Thursday 25 December 2014

Call for hazardous farm waste disposal service

Published 02/07/2014 | 02:30

THOUSANDS of tonnes of hazardous waste, including banned pesticides, could be present on Irish farms, leading to calls for a national farm waste collection service.

The Environmental Protection Agency (EPA) has called for a revamp of farm waste resources after 94 tonnes of hazardous waste including oils, pesticides and veterinary medicines were collected at bring centres late last year as part of efforts to remove dangerous chemicals and waste from farms.

The waste included 300kg of so-called Persistent Organic Pollutants (POPs), a group of toxic chemicals banned because they persist in the environment, accumulate in the food chain and can be transported long distances by air or water.

They included outlawed insecticides and poisons such as DDT, cyanide, dieldrin and endosulfan. The latter can cause reproductive and developmental damage in both animals and humans.

But there could be thousands of tonnes of waste remaining in storage across farms due to a lack of suitable recycling and disposal facilities, said Jane Brogan, agricultural specialist with the EPA.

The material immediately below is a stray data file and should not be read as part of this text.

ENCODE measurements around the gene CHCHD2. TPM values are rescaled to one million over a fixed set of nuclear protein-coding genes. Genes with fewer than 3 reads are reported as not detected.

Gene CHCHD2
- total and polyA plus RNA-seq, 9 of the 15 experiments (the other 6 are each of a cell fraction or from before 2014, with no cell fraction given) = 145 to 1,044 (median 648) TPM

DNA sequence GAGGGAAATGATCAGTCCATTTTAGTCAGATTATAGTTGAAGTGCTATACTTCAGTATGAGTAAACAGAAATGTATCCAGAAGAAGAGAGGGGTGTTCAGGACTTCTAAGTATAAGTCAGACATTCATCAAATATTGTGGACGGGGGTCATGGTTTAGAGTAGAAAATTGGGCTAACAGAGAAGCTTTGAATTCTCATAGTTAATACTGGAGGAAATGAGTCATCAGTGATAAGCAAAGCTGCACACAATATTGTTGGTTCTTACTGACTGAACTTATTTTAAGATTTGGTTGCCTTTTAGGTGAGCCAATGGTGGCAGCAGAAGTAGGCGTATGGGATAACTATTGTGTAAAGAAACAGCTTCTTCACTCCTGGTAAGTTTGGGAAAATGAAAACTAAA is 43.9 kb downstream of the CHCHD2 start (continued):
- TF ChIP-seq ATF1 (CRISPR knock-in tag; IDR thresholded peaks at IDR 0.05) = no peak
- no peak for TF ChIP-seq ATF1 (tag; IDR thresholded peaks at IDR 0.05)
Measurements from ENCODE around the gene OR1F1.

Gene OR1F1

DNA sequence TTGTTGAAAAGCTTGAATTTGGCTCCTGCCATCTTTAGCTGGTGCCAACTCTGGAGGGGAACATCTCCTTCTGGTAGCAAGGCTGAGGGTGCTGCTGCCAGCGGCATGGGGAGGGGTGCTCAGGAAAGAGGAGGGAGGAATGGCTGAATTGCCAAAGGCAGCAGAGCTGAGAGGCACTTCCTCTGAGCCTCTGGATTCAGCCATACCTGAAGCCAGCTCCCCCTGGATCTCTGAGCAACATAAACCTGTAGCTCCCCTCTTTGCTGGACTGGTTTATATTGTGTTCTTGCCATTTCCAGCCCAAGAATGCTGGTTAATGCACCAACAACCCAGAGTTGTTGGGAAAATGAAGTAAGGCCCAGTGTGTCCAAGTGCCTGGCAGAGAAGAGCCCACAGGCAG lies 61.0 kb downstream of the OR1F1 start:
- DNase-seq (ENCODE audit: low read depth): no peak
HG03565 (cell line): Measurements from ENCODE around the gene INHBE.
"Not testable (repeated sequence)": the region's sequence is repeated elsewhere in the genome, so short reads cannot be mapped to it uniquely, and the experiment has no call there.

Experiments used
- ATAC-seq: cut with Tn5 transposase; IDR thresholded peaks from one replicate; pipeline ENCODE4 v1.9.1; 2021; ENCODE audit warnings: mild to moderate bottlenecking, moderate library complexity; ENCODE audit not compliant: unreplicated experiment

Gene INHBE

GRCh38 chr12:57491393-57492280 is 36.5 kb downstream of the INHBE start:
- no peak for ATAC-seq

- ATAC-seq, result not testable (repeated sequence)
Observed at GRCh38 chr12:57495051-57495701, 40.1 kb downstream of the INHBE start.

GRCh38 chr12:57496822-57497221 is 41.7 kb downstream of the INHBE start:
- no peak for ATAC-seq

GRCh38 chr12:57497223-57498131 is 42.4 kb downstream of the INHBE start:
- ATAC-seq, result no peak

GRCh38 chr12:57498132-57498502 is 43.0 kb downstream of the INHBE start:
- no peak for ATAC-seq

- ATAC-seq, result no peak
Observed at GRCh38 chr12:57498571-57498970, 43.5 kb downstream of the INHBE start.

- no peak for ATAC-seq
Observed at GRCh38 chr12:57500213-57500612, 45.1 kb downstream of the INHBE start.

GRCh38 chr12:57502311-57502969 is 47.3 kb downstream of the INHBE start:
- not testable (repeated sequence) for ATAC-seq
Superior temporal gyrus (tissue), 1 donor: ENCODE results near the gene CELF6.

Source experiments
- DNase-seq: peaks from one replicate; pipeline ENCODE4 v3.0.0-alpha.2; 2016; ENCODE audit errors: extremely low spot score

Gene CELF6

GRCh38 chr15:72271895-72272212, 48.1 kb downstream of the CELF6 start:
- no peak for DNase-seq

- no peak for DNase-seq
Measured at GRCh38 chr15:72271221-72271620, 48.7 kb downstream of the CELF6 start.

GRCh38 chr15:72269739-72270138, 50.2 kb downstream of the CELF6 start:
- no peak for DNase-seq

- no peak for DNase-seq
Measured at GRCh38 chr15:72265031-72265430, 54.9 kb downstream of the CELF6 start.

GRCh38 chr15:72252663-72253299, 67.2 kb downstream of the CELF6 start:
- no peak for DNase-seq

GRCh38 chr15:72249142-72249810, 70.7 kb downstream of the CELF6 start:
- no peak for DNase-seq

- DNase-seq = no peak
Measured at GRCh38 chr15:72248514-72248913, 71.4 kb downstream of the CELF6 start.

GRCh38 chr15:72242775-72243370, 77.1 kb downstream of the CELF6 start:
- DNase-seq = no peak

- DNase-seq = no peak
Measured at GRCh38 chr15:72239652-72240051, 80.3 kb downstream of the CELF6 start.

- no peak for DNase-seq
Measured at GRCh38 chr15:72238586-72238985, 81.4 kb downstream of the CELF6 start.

The average amount of waste collected from farmers at bring centres in Galway, Carlow, Sligo, Meath, Cork and Tipperary late last year was 109kg.

"Farmers know it's not very nice stuff. They could have products 20 or 30 years old, which they can no longer use, but they didn't know where to take it," she said.

"Some civic amenities will take some of it, but not pesticides. I think farmers are looking for somewhere to dispose of it."

In addition to the hazardous waste, 22 tonnes of waste electrical equipment and batteries were also collected.

Farmers were charged €2/kg to dispose of most items, but there was no charge for electrical and electronic waste, or waste engine and hydraulic oil.

"The issue is not so much a willingness-to-pay problem, but one of access and convenience," said Ms Brogan.

She added that the Department of Agriculture is considering imposing a levy on pesticides, or introducing a Producer Responsibility Initiative (PRI) where the producers help fund safe disposal.

"The PRI is something we need to look at long-term. Farmers are willing to pay and take the stuff to centres. Ideally, the industry could contribute," Ms Brogan said.

The next collection programme will run for eight days in November in North Dublin, Cavan, East Donegal, Mayo, Cork, Waterford, Wexford and Offaly.

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